What is GAD?
Generalized Anxiety Disorder is characterized by excessive, exaggerated anxiety and worry about everyday life events for no obvious reason. People with symptoms of generalized anxiety disorder tend to always expect disaster and can’t stop worrying about health, money, family, work, or school.
Mental Symptoms of GAD
- Persistent worrying about things that are out of your control
- Believing an unproportionally negative outcome of events (worst case scenario)
- Inability to relax
- Feeling restless or on edge
- Fear of making the wrong decision
- Fear of failure, can cause excessive procrastination
Physical Symptoms GAD
- Exhaustion and/or trouble sleeping
- Muscle tension and aches
- Chronic nervousness (easily startled)
- Excessive sweating
- Nausea or vomiting
- Panic attacks
Using Cognitive Behavioural Therapy (CBT) to cope with GAD
GAD programs your brain to think in a certain way, and deeply affects your thought processes. CBT is a method of challenging those thought processes, until they are no longer influenced by GAD. A method that many find to be very useful is challenging your inner critic. Your inner critic referring to the voice in your head that tells you things like everyone is judging you, you’ll never be good enough, etc. Instead of accepting these thoughts and allowing them to affect your mental health, contradict them. (1) Identify the anxious thought. (2) Break it down into its core components. (3) Truly consider the reasoning behind this thought. (4) Come up with a list of facts that disprove the thought. The more you use this method the easier it becomes, until it is second nature; rendering these negative thoughts powerless.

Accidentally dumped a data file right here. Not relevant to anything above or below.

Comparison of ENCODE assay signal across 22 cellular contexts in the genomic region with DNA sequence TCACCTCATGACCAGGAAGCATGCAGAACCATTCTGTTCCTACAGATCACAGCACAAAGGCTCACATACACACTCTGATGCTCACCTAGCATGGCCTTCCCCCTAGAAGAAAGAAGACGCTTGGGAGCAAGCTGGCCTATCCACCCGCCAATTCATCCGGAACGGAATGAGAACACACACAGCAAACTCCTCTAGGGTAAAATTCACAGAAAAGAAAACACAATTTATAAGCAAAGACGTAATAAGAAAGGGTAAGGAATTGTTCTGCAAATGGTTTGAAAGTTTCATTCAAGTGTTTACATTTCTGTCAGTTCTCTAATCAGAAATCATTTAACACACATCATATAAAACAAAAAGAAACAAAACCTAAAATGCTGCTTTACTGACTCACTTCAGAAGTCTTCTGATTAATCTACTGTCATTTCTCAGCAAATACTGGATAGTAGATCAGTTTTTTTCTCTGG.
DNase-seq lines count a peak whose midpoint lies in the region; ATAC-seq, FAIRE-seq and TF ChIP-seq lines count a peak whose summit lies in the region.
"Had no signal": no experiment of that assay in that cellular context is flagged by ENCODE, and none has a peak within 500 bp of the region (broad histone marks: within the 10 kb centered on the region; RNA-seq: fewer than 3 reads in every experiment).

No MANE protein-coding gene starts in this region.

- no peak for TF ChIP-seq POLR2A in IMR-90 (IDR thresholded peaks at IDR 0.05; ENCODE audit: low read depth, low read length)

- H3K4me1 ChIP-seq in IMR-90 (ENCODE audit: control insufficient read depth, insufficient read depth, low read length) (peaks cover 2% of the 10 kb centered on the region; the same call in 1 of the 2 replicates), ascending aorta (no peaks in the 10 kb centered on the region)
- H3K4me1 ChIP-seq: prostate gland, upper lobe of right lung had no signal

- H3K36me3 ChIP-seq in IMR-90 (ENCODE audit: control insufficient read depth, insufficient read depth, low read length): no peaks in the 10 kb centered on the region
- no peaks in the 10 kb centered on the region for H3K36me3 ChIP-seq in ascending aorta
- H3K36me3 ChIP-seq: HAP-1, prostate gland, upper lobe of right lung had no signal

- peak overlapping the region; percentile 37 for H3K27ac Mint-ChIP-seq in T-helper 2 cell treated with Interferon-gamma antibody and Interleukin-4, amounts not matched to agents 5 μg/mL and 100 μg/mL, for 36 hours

When to seek medical help
- When your worrying (anxiety) interferes with your social life, work, mental health, relationships.
- If you feel chronically depressed or anxious
- If you are struggling with substance use as a method of coping
- History of other mental health concerns
- Have suicidal thoughts or behaviours- seek help immediately (833-456-4566)
GAD Related Shame
Diagnosed or undiagnosed, having GAD can feel debilitating. It can cause you to feel like there is something innately wrong with you, and you are less than capable. This is not the case. It is estimated that over 700,000 adults in Canada struggle with GAD, it is one of the most common mental illnesses. Its effects are also as real as any other illness. For example If you had a heart condition that affected your daily life, you wouldn’t blame yourself. Do the same for GAD, it is a physical chemical imbalance in your brain, you cannot control it, you can only control how you deal with it.
It is easier said than done but the first step is accepting that you have an illness that can affect your ability to function. Then decide: what are you going to do with that information? Are you going to spiral into the negative thoughts? Or identify what parts of the illness you can control? Seek out resources. And continue being a functional happy person; because it is what you deserve. If you just went through the above thought process and chose the second option, congratulations you just practiced CBT successfully. Keep at it! Your mental health will thank you.